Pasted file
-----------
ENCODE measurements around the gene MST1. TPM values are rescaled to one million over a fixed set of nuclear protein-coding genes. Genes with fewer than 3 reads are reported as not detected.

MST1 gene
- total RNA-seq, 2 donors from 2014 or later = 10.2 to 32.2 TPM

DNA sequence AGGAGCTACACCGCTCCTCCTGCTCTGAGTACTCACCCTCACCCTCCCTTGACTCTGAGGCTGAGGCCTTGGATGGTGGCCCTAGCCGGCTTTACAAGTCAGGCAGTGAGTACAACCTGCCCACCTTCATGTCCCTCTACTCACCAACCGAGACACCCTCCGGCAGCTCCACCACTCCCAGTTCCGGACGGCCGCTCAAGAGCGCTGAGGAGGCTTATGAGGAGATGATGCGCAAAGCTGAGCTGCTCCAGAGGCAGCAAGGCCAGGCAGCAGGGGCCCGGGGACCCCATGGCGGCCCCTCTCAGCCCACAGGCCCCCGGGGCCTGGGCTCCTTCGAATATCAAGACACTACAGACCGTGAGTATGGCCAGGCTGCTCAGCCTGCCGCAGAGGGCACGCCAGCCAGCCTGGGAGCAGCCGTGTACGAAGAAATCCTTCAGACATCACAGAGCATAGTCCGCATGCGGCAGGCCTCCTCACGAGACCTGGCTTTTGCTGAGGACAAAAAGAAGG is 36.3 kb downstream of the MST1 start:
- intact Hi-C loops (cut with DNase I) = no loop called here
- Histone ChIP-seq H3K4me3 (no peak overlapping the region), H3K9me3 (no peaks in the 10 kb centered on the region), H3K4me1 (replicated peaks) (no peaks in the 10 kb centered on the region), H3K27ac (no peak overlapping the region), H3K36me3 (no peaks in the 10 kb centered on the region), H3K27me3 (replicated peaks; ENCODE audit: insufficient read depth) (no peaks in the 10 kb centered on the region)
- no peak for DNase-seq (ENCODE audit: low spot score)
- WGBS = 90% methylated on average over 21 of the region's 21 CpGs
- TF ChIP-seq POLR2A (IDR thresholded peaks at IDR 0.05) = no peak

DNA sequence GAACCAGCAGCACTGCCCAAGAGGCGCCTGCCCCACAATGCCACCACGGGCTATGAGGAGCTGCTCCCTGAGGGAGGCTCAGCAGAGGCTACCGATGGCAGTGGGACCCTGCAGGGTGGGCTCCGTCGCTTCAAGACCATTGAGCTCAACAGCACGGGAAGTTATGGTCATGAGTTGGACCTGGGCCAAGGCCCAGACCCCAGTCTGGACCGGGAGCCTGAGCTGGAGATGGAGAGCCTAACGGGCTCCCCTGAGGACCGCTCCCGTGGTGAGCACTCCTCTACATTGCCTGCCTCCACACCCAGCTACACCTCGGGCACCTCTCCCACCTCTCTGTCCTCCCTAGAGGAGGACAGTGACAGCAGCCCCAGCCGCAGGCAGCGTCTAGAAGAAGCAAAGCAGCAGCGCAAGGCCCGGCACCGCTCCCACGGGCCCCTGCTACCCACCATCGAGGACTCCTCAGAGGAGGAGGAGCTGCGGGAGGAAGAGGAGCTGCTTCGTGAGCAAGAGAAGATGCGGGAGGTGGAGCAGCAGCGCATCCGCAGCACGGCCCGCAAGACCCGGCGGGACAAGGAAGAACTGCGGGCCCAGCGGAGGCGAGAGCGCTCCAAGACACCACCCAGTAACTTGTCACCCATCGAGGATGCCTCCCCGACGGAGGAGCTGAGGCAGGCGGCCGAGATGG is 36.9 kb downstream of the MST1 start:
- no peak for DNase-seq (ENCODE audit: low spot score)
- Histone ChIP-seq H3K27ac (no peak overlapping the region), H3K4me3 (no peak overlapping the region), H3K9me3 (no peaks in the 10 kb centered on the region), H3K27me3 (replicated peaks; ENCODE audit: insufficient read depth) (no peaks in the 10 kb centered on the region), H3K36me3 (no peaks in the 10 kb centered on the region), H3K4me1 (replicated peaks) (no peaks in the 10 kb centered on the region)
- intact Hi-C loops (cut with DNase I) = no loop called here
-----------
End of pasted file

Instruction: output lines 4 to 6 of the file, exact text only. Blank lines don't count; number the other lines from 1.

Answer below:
DNA sequence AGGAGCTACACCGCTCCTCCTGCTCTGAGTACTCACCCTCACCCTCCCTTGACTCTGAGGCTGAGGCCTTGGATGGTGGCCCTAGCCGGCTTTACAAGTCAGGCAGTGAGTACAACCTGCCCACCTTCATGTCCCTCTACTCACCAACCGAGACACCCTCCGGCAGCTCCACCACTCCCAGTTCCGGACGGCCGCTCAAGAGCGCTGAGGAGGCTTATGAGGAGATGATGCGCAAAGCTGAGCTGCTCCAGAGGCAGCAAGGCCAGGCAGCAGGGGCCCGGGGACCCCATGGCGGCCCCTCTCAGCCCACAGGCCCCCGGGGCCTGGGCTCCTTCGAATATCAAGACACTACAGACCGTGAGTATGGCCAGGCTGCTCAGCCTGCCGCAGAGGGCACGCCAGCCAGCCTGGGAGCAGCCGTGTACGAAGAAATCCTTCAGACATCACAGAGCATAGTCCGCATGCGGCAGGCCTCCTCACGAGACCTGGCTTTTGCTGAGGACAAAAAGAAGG is 36.3 kb downstream of the MST1 start:
- intact Hi-C loops (cut with DNase I) = no loop called here
- Histone ChIP-seq H3K4me3 (no peak overlapping the region), H3K9me3 (no peaks in the 10 kb centered on the region), H3K4me1 (replicated peaks) (no peaks in the 10 kb centered on the region), H3K27ac (no peak overlapping the region), H3K36me3 (no peaks in the 10 kb centered on the region), H3K27me3 (replicated peaks; ENCODE audit: insufficient read depth) (no peaks in the 10 kb centered on the region)